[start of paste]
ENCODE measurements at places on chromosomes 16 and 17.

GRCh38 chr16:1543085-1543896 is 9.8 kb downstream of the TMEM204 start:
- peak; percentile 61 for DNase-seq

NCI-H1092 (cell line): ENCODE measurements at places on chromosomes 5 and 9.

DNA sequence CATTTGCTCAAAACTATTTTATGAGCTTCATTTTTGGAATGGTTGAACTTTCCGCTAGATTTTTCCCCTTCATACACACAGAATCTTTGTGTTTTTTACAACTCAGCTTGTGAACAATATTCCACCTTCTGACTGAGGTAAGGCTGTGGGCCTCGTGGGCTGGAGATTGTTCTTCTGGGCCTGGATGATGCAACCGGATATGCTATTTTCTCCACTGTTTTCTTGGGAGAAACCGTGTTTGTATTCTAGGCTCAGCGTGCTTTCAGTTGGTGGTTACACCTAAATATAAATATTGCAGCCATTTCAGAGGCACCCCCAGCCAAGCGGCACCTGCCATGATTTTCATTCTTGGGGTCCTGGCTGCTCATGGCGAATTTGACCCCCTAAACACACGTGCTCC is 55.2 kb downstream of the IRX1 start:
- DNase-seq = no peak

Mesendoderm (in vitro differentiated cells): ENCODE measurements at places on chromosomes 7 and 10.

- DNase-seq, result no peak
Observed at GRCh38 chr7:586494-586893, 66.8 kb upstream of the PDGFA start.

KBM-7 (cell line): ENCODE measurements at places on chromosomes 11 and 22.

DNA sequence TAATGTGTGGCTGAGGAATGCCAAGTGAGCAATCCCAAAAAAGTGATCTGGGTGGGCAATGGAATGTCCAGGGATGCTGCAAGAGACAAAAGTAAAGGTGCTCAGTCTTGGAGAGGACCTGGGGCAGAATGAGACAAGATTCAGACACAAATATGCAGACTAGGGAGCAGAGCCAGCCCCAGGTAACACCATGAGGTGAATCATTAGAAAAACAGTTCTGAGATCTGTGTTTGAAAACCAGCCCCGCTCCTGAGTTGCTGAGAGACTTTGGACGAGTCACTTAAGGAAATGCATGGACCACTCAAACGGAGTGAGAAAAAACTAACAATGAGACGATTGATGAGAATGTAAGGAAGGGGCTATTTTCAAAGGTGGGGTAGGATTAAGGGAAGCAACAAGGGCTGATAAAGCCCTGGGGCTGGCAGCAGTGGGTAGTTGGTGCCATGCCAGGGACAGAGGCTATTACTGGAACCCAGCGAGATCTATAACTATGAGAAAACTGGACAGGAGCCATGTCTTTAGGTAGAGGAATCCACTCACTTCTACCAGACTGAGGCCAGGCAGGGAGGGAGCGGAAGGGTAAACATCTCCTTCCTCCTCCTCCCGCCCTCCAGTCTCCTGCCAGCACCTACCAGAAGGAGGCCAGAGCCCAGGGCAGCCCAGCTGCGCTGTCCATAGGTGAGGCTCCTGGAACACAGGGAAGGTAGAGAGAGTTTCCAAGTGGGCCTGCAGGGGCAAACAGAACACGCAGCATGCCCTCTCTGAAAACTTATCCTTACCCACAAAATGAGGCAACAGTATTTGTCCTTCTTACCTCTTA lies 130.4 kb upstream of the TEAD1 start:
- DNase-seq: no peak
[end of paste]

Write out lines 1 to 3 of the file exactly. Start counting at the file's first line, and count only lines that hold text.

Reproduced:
ENCODE measurements at places on chromosomes 16 and 17.

GRCh38 chr16:1543085-1543896 is 9.8 kb downstream of the TMEM204 start:
- peak; percentile 61 for DNase-seq